A New-England Tale. By Catharine Maria Sedgwick. New York: Oxford University Press, 1995. Kelley, Mary. Introduction.
New York: Norton and Co., 1993. Butler, Marilyn. Jane Austen and the War of Ideas. Oxford. Claredon Press, 1975 Harding, D. W. "Regulated Hatred: An Aspect in the Work of Jane Austen."
Catherine Morland's coming of age hinges on her ability to become a better reader of both novels and people. Austen first introduces Catherine as an unlikely heroine: "No one who had ever seen Catherine Morland in her infancy, would have supposed her born to be [a] heroine" (13). This is the introductory line of Austen's first book, giving the reader the responsibility to realize this is a novel by stating Catherine's heroism. This is important for the reader to understand because Catherine, who loves to read fiction, considers herself to be a heroine in a gothic novel. Therefore, this sets the tone of the story as the reader recognizes the metaphorical gap between the ideal fictional heroine and the flawed Catherine Morland.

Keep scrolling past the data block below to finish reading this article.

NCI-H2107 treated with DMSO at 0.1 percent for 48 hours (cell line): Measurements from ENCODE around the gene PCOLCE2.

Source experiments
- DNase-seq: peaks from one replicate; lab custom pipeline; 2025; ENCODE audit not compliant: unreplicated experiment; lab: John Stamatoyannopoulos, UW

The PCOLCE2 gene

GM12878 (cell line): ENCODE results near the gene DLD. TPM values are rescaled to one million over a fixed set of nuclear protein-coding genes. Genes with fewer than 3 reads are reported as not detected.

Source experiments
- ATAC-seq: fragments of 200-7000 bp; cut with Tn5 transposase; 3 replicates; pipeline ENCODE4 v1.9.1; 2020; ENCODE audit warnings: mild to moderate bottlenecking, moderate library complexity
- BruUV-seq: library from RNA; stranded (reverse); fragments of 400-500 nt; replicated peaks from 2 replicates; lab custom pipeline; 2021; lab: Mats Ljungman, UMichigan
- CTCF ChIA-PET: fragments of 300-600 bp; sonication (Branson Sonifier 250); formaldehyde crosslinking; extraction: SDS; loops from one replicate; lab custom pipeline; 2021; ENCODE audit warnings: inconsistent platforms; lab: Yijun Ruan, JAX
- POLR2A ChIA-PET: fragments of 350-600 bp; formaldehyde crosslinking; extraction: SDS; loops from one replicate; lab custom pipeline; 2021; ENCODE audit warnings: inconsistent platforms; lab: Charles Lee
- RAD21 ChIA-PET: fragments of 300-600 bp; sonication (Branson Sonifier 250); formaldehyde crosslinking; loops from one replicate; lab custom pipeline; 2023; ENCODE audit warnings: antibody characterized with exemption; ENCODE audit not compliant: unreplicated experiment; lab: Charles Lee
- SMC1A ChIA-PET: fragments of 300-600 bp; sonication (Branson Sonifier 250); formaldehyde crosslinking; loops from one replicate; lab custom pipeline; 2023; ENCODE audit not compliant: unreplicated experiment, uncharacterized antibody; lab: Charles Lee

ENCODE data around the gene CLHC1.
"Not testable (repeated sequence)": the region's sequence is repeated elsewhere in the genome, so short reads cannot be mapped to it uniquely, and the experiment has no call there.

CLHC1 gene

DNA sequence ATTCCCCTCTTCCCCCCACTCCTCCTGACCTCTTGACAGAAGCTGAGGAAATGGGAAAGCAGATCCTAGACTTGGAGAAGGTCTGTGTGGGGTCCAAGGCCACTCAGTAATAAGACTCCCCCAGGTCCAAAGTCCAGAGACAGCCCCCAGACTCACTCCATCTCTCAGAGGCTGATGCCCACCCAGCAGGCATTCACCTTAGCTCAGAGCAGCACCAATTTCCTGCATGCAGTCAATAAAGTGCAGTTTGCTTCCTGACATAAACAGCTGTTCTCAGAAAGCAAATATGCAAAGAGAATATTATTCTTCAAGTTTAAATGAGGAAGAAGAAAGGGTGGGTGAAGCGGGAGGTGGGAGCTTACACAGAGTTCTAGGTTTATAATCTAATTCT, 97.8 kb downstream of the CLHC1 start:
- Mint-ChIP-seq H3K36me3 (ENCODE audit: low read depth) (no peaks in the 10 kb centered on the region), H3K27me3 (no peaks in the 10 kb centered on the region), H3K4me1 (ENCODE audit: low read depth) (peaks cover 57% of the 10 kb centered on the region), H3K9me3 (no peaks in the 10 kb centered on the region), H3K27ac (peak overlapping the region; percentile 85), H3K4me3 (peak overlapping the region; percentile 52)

But what does Virginia’s mother have to do with Virginia’s writing? I chose to look at the problem of inheritance by starting with Julia’s first influences on Virginia, particularly her stories for children. I then move on to portraits of mothers in Virginia's novels. This essay is not only about Virginia’s task of overcoming "the Angel in the House" but moving past a confrontational and convoluted memory of a mother, into an orderly, whole picture of females working together. In talking about Virginia Woolf in the context of Julia Duckworth Stephen and feminism, I will start from the beginning of Virginia Stephen’s life.
2). Despite her early suffering, as the novel progresses Jane is cared for and surrounded by various women who act as a sort of "substitute mother" in the way they guide, comfort, and inspire her. By looking into Charlotte Bronte’s own childhood and family background, as well as discovering aspects of Victorian motherhood in the mid-nineteenth century, one may be enlightened as to why so many substitute mothers are present to Jane throughout the novel. The substitute mothers, although a starting point for Jane’s emotional redemption, do not prove to fulfill what a mother in the Mid-Victorian era would be. Charlotte Bronte’s own mother died when she was only five years old, so she and her sisters were raised by her father, Patrick.
New York: W.W. Norton & Company, 2000. Colley, Linda. Britons: Forging the Nation 1707-1837. New Haven: Yale University Press, 1992. Copeland, Edward and Juliet McMaster, eds.
Oxford: Oxford University Press, 1995. Trilling, Lionel. "Mansfield Park". Jane Austen: A Collection of Critical Essays. Ian Watt, ed.